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No fear in Hudson swimmer's stroke

Hudson’s Chris Pearce, who is looking to reach state in the 100 freestyle, started swimming as a freshman as part of a deal with his dad that landed him a car.


Hudson’s Chris Pearce, who is looking to reach state in the 100 freestyle, started swimming as a freshman as part of a deal with his dad that landed him a car.

HUDSON — It has been 16 years and one day since Chris Pearce's lifeless 2-year-old body was plucked from the family swimming pool.

One minute Pearce was at his mother's feet as she worked on a load of laundry. Then, as young boys do, he found more trouble than he could handle.

"The dog was barking a lot and (his mother) found him in the pool floating," said Chris' father, Bill. "I can't imagine what that vision must have been."

Maxie, the family dog, went into a barking fit and eventually pulled Rita away from the washing machine. Rita jumped in the pool to save the youngest of her three boys. She wrapped him in a blanket and performed what she hoped was CPR, reviving him before paramedics arrived.

Now 18, Pearce has no recollection of the accident. His parents kept a newspaper clipping from that day, but he has never asked to see it.

Pearce's faded memories of the day are probably why he has no fear of the pool. In fact, he has become one of the top swimmers on the North Suncoast.

"I was told I had fallen in the pool," said Pearce, who swims for Hudson. "Ironically, my mom tells me one of the dogs we had saved my life. I can't remember the dog's name."

Pearce's rise to local prominence in the pool is somewhat stunning considering the accident and that he did not begin competitive swimming until his freshman season.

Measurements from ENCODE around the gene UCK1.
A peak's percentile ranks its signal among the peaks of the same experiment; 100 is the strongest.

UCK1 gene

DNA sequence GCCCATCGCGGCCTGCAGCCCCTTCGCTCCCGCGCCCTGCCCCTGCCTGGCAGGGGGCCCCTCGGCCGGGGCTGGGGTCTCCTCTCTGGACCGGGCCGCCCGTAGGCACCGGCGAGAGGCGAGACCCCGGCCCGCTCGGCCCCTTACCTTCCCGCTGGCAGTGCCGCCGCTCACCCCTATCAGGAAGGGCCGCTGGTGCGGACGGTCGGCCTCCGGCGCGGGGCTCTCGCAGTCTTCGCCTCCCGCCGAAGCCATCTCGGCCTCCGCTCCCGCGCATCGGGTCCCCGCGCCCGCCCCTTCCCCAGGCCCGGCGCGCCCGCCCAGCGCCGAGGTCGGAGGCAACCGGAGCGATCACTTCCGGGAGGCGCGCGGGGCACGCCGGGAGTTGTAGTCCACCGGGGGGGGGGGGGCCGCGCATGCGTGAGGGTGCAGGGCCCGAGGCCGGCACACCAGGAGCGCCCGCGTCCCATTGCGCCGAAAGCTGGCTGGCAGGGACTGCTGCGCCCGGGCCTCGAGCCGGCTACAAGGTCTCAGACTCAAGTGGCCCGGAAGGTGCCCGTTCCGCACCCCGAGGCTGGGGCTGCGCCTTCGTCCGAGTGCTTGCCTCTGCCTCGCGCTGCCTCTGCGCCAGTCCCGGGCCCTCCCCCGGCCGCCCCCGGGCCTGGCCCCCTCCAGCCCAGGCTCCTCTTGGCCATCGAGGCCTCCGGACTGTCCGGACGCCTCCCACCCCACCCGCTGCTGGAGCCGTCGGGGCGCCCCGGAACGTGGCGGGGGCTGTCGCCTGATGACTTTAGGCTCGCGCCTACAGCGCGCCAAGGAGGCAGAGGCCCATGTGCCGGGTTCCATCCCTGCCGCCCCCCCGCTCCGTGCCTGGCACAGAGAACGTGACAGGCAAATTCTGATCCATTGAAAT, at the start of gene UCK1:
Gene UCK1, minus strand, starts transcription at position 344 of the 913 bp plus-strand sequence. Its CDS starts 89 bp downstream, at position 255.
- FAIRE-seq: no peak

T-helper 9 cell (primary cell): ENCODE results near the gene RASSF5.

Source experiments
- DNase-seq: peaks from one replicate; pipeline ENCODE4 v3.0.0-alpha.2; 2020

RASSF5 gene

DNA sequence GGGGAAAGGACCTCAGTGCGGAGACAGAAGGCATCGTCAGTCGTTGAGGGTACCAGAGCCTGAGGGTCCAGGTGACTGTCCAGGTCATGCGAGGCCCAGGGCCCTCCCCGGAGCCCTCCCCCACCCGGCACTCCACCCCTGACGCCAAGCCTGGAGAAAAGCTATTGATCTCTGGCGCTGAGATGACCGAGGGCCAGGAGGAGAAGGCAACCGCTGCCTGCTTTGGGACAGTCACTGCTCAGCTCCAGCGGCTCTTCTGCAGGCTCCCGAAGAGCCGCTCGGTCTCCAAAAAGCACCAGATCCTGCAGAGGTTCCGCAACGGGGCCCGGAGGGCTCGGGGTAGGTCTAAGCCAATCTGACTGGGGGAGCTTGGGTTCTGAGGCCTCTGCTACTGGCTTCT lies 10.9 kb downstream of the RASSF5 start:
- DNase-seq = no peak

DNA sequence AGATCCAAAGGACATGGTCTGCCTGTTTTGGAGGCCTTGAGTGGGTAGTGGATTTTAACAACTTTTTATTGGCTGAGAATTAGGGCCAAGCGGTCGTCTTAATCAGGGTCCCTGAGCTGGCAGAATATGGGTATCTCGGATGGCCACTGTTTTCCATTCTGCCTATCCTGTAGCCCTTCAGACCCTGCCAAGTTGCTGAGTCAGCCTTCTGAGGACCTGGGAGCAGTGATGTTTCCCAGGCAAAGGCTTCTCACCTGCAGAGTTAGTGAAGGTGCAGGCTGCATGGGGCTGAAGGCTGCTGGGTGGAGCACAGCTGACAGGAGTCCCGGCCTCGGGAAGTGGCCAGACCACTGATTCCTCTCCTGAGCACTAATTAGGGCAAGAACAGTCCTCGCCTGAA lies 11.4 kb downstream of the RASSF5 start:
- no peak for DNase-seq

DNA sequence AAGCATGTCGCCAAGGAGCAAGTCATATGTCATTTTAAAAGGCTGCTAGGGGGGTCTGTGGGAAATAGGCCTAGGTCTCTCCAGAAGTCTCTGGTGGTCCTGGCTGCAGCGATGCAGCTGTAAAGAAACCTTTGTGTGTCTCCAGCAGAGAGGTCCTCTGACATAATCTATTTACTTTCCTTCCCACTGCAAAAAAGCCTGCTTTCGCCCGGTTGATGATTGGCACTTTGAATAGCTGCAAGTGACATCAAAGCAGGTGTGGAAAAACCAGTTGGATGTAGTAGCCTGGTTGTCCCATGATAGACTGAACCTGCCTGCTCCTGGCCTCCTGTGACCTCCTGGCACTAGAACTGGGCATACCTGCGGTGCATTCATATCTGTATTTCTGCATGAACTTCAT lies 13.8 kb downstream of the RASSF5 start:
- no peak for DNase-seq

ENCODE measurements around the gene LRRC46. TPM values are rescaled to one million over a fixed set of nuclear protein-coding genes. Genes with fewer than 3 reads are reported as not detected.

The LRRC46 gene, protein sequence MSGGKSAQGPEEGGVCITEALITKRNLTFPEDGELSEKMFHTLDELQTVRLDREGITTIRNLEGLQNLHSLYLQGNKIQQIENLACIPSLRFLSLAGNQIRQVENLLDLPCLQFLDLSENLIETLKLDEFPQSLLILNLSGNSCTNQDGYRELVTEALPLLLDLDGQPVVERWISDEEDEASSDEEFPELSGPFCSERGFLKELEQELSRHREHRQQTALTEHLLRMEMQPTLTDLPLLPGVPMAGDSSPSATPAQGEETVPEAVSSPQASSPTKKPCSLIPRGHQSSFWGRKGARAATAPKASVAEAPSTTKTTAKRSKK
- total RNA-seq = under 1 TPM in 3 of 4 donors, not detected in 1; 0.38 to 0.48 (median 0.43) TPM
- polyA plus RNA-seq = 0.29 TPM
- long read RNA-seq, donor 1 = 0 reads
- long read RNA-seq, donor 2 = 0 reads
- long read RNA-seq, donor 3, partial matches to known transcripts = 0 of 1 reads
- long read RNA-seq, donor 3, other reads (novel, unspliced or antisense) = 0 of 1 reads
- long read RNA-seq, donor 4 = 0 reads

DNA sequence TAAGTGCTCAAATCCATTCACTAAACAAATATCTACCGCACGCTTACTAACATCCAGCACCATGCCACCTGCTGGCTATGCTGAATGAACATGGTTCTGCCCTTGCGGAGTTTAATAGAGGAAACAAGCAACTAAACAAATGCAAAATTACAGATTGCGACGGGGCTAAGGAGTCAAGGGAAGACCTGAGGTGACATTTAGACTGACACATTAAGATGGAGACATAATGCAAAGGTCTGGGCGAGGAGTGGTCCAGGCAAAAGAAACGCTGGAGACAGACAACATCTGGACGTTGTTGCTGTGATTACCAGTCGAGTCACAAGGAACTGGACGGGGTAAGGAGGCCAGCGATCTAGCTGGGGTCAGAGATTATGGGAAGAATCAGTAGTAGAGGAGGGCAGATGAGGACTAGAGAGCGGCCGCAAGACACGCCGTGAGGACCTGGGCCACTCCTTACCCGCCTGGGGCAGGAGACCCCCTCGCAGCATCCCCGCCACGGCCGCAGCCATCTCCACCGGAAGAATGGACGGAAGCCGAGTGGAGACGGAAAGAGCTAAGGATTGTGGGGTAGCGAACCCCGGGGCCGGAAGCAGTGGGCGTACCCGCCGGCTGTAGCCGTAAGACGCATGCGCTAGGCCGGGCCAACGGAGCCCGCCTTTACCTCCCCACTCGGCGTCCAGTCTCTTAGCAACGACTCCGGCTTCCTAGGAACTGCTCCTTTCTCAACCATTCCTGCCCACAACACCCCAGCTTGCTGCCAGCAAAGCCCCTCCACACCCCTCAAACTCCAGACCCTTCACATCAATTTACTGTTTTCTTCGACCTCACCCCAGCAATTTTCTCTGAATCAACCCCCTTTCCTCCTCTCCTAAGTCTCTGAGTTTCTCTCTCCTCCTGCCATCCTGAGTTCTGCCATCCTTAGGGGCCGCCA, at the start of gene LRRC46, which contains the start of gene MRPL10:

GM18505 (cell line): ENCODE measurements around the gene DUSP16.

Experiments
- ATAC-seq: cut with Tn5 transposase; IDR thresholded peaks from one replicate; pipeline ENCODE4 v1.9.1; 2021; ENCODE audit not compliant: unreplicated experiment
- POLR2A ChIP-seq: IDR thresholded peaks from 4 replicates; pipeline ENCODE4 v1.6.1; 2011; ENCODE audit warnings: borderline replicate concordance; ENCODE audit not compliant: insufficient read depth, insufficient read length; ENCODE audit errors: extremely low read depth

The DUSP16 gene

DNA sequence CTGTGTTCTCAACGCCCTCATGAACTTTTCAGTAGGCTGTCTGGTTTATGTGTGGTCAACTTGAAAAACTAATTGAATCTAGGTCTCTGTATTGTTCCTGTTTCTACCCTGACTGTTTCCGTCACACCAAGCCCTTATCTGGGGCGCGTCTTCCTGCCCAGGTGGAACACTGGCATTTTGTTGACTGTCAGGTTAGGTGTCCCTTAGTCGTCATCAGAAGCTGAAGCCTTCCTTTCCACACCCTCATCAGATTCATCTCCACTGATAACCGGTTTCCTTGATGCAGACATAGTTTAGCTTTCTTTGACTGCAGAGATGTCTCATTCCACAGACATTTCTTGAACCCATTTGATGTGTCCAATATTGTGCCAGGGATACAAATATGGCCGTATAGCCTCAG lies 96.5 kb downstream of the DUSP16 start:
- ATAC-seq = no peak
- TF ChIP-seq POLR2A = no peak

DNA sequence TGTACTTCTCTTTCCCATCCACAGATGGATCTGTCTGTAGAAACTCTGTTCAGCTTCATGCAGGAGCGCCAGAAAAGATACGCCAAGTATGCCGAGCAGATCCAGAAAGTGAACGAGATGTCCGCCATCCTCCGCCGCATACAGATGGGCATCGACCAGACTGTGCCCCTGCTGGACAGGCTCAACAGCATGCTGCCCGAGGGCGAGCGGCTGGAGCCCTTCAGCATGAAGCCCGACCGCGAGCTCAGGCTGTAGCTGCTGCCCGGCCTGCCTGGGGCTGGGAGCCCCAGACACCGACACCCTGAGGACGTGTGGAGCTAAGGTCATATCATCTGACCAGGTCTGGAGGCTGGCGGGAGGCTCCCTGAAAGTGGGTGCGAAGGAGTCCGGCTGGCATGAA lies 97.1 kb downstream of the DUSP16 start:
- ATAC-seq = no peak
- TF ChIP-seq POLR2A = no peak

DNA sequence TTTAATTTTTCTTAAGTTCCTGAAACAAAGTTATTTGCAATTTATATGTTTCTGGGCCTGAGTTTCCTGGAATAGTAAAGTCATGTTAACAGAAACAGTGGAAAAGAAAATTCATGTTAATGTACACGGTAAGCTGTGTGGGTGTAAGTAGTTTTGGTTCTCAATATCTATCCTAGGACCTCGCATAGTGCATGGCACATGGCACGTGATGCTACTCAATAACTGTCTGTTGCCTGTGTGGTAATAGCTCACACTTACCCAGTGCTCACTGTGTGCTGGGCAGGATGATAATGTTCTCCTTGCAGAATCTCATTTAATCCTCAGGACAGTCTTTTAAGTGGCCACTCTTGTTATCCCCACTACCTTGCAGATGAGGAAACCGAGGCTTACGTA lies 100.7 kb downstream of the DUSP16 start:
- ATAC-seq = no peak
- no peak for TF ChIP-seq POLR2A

Bill had made his son a deal: Get good grades and compete in athletics and dad will take care of spending money and a car.

"I didn't realize when I made the deal I would be the loser in this," Bill said with a laugh.

Swimming happened to be his fall sport of choice because coach Julie Heise was the first coach he met. She is a relentless recruiter of Hudson's hallways, always trying to convince kids to join her team.

Pearce had his coaches' attention from the start, swimming fast times. He picked it up a notch when he joined the New Port Richey branch of Tampa Bay Aquatics after his freshman season.

Pearce learned all about technique, terminology and teamwork. Then he learned a harder lesson, almost walking away from the sport after his good friend, Jon Wilke, died in an ATV accident last year. They swam on the same 200- and 400-yard freestyle relays.

But he stuck with it to become one of the stronger short-distance swimmers in Pasco County. His favorites are the 50 and 100 free though he has been in every event this season except the 100 breast.

Pearce has his eyes on a state berth in the 100 free. He got a personal record over the summer in 50.12 seconds. His toughest local competitors are Gulf senior Michael Centanni and Sunlake senior Brad Morrison. He could see both at Saturday's Sunshine Athletic Conference meet at the New Port Richey Aquatic center.

"Chris has worked extremely hard. He never misses practice," Heise said. "He goes all the time. He has put in the work to be good."

No fear in Hudson swimmer's stroke 10/22/08 [Last modified: Thursday, October 23, 2008 7:11pm]
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